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NVIDIA’s technology enabled us to get the job done quickly using a small, tight team

John Meehan, motion capture supervisor from Sony Pictures Imageworks

Film & Entertainment
sony_imageworks Sony Pictures Imageworks

The Challenge

There are few certain formulas for Hollywood success, but one of those is:

Will Smith + action-oriented script + visual effects = a great movie-going experience.

This is the plan behind I Am Legend, the post-apocalyptic action-thriller starring Smith as Robert Neville, a brilliant scientist who appears to be the last man on earth. Neville lives in a New York City decimated by a man-made and seemingly incurable plague to which he is somehow immune. Neville is driven to find a way to use his own immunity to reverse the effects of the virus, but he must do it before the mutant victims of the plague—the infected—stop him. Neville is outnumbered and running out of time.

Like any action movie, I Am Legend takes advantage of cutting-edge visual effects techniques like motion capture. Using motion capture to generate realistic movements for animated characters has become a staple of movie production nowadays. Motion capture is a technique to digitally capture the movements of people and objects and then to use them as the basis for animating characters. Motion capture can greatly reduce the time needed to create ultra-realistic movement and by compositing animated characters into live-action shots, filmmakers have greater flexibility in choreographing large-scale action scenes and can depict “stunts” that would be too difficult or dangerous to attempt with live action.

For I Am Legend the motion capture team from Sony Pictures Imageworks tried something different. Instead of working from a detailed shot list to produce specific movements to be used in preplanned shots, the motion capture team focused on developing a library of movements that could be edited, turned into animation, and combined with the live-action shots later in the production.

With only a small crew, the motion capture team spent a lot of effort at the beginning of the production of I Am Legend focused on capturing a variety of character movements, from the run of the mill walking, running, and jumping, to rather extreme stunts like falling over moving cars and being tossed about by explosions.

Later on, when production on the film proper was underway, the animation team would use these motion capture sequences to quickly create animated scenes. To do this, the motion capture and animation crews would need systems capable of displaying the complex animations in real time, so that they could provide a fast response to the director and give him options during post-production.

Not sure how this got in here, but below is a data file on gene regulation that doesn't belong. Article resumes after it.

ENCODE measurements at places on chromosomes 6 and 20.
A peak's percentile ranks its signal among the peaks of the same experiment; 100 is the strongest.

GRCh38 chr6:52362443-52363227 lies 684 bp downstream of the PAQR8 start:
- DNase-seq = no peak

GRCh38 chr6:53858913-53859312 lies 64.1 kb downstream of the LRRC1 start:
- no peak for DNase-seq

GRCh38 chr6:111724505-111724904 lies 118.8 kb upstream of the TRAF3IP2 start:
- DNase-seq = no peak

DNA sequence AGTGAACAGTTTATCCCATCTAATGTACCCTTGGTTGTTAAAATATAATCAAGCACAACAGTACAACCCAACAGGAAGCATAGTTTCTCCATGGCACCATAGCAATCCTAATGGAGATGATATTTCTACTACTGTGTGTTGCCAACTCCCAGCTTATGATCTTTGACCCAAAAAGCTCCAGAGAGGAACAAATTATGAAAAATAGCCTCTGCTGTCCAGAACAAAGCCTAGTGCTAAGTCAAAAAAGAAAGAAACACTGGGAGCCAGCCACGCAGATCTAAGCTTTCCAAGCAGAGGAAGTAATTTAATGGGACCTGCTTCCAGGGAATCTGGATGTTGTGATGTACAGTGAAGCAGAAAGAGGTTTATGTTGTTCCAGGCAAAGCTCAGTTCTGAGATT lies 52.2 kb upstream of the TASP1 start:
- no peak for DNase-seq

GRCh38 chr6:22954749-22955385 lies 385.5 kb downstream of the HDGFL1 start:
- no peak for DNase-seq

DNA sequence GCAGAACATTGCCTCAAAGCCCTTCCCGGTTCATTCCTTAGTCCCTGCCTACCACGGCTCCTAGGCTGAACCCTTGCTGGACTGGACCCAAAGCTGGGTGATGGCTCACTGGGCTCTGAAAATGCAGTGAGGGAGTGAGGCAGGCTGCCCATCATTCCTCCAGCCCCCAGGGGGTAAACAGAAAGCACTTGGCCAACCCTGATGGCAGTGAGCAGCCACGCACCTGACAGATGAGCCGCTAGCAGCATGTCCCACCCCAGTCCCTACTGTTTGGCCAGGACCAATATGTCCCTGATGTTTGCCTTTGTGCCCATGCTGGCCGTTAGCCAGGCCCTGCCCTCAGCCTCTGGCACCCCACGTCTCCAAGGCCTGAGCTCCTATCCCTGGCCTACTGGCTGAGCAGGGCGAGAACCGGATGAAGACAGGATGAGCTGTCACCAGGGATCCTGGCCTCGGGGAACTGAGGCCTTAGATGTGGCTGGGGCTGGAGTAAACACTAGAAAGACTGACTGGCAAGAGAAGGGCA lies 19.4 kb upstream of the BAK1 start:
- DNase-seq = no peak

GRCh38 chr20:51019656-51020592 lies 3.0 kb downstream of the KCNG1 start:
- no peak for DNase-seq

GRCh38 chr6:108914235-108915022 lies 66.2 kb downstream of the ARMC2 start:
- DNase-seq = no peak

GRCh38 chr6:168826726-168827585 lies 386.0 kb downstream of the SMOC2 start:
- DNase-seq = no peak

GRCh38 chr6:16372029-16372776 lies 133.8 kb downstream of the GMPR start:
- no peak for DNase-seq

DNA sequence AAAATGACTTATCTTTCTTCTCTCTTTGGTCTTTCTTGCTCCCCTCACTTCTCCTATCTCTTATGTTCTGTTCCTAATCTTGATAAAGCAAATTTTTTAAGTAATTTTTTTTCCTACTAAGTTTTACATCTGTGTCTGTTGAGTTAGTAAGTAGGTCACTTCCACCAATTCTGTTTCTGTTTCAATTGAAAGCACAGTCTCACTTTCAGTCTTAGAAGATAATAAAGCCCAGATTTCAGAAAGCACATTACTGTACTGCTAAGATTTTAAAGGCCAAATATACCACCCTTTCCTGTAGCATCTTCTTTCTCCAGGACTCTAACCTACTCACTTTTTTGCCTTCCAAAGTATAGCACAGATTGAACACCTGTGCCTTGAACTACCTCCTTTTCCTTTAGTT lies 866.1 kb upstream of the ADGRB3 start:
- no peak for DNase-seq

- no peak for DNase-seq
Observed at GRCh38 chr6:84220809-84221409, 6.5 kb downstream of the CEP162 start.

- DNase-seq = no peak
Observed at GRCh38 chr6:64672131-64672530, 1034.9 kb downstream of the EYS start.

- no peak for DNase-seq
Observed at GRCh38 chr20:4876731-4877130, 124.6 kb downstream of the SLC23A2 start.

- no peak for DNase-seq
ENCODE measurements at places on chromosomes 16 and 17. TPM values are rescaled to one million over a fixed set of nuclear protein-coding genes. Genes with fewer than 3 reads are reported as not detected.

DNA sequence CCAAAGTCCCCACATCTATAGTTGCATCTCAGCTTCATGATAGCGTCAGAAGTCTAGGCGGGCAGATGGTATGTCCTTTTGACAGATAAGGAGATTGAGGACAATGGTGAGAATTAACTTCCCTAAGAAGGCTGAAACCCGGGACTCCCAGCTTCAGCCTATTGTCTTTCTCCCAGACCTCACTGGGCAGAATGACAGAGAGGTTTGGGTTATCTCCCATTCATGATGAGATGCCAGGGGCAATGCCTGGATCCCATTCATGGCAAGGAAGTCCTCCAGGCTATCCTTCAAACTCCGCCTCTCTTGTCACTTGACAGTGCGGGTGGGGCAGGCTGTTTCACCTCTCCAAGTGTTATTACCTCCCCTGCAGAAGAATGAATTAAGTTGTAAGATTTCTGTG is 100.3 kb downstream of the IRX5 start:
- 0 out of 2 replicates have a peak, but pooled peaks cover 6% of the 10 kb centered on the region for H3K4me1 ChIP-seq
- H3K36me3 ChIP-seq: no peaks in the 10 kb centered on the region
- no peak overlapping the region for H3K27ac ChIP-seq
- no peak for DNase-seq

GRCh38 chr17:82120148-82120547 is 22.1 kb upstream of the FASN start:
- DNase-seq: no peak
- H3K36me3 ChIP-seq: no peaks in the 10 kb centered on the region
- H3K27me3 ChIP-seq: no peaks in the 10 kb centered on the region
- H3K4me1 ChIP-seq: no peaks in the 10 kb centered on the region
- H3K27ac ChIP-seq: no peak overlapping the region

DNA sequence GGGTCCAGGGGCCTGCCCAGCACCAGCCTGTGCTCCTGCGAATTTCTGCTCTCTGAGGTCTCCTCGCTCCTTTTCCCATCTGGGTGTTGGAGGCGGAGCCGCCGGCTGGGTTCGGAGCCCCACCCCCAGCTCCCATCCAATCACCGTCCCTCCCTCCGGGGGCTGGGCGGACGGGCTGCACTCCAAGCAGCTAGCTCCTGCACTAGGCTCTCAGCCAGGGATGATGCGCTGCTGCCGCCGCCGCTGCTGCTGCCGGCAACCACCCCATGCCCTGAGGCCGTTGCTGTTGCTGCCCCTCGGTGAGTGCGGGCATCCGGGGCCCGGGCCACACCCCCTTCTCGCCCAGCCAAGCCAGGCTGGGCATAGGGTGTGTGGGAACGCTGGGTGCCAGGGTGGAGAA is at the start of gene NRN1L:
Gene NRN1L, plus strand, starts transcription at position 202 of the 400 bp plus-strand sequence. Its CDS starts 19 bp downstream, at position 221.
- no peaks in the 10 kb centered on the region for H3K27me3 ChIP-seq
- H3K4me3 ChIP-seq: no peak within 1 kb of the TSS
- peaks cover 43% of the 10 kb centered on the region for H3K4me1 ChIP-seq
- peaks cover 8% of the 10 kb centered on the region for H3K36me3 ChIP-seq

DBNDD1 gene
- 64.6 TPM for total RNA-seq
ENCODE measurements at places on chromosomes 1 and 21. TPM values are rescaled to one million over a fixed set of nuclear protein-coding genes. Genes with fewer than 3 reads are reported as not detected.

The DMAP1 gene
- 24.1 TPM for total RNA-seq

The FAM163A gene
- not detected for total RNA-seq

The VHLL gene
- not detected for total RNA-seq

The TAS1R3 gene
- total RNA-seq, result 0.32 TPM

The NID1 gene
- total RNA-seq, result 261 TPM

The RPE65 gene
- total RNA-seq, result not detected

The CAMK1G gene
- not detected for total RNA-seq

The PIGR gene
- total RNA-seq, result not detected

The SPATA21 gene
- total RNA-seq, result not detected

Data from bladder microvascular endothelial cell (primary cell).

The Solution

To capture this library of motions and create the final animations, Sony Pictures Imageworks used NVIDIA Quadro® professional graphics cards. Once the motion capture sequences were recorded, the team used Windows and Linux systems equipped with Quadro and Autodesk MotionBuilder software to edit and animate the characters’ movements.

The animation team then turned these libraries of movements into the final animated sequences using workstations with Quadro cards running Autodesk Maya.

“NVIDIA’s technology enabled us to get the job done quickly using a small, tight team,” says John Meehan, motion capture supervisor from Sony Pictures Imageworks. “We’ve used Quadro for years and so we knew that when we would be facing tight deadlines on I Am Legend, we could rely on the systems to just work without worry.”

The Impact

The investment in developing a library of movements up front paid off when crunch time came later on during production. The animation team could present Director Lawrence with multiple variations and versions, enabling him to compose and frame the shots for the greatest impact. The team was able to take motions from the library, blend them, and turn them into finished animations within hours, allowing the animators to focus on shot specific hero performances needed to sell the shot.

“Perhaps the payoff was biggest in the ‘infected attack the house’ scene,” says Meehan. That action scene has Smith defending his home from scores of infected mutants. “The number of animated characters in the scene was daunting, but using Quadro we were able to pull it off, using the motion capture as the basis for animating the infected and then populating the live-action shot with the animated characters. The final result is really life-like and keeps you on the edge of your seat.”